Mary Callahan, THE PRESS DEMOCRAT
A coalition of fishery groups has formally notified PG&E that it plans to file suit under the Endangered Species Act, alleging the continued injury to once abundant federally protected salmon and steelhead trout as a result of operations at the utility’s aging Potter Valley powerhouse.
The legal maneuver is part of an effort to expedite removal of Scott and Cape Horn dams, which pose a threat to vulnerable fish species in the Eel River and block access to hundreds of miles of prime habitat upstream.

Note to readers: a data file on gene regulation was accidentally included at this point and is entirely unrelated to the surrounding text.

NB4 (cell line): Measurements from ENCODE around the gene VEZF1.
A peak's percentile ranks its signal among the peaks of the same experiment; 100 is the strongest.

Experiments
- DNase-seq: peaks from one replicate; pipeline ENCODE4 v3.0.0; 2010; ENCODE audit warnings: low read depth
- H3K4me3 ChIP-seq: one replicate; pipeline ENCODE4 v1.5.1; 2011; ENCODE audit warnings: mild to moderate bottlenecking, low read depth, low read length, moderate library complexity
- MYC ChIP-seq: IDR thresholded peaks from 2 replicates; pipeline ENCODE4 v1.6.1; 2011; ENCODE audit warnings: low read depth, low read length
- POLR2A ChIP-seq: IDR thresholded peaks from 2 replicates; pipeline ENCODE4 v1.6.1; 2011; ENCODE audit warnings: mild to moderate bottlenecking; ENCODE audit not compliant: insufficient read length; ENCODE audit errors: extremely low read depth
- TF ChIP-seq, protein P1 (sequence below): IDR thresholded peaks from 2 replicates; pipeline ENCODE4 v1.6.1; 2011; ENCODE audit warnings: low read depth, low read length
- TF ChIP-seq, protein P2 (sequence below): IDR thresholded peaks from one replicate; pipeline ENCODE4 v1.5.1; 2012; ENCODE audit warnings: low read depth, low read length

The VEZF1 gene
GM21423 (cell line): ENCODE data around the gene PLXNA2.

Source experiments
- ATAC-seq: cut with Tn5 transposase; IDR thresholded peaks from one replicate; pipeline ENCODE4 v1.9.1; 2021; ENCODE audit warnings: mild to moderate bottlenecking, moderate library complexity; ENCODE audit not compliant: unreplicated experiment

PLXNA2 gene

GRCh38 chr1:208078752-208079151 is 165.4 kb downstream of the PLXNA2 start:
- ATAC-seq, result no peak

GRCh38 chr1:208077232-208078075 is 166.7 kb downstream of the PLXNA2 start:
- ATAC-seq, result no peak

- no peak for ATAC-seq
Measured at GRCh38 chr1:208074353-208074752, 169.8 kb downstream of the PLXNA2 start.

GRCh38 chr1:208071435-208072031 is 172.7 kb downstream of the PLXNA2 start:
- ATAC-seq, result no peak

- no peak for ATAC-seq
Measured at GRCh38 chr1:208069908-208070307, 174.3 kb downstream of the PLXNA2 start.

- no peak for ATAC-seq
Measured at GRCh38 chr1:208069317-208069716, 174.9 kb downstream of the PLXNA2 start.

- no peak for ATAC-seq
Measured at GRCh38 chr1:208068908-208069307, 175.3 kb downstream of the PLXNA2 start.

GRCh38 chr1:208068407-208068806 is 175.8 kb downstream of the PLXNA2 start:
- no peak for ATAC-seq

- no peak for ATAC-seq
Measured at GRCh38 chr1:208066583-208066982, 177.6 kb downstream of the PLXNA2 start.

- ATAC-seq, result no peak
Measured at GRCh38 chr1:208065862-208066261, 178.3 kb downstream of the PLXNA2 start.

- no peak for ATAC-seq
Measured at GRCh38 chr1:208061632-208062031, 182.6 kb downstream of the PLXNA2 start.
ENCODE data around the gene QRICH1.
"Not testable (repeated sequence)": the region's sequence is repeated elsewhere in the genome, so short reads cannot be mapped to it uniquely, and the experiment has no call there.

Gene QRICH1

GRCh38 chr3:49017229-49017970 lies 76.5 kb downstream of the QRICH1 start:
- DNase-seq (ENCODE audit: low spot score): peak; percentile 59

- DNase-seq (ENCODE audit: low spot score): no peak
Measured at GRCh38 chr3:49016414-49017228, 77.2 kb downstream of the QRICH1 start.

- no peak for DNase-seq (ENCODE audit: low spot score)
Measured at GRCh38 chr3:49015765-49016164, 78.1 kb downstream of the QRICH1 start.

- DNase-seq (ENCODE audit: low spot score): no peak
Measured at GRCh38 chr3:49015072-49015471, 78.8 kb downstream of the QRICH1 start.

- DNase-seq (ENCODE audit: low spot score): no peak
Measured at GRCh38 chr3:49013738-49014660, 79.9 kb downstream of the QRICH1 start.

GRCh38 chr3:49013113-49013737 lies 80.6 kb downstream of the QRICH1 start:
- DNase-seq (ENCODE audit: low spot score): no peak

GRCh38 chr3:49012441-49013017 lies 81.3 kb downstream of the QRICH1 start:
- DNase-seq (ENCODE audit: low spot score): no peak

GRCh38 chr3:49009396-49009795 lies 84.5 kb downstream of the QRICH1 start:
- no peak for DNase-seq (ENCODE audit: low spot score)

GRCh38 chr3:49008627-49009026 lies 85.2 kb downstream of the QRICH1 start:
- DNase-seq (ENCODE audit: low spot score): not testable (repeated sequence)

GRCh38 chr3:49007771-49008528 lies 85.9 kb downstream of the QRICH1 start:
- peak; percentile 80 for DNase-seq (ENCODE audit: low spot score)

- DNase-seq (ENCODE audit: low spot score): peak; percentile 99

The plaintiffs contend that last Thursday’s expiration of PG&E’s license for the project means the utility is no longer protected from liability and must be found in violation of the Endangered Species Act — a point the utility disputes.
A formal notice filed Friday by the coalition gives PG&E 60 days to remedy the situation or face litigation. It also echoes comments about project inadequacies made in a March 16 letter from the National Marine Fisheries Service to the Federal Energy Regulatory Commission in advance of the expiration of the utility’s license.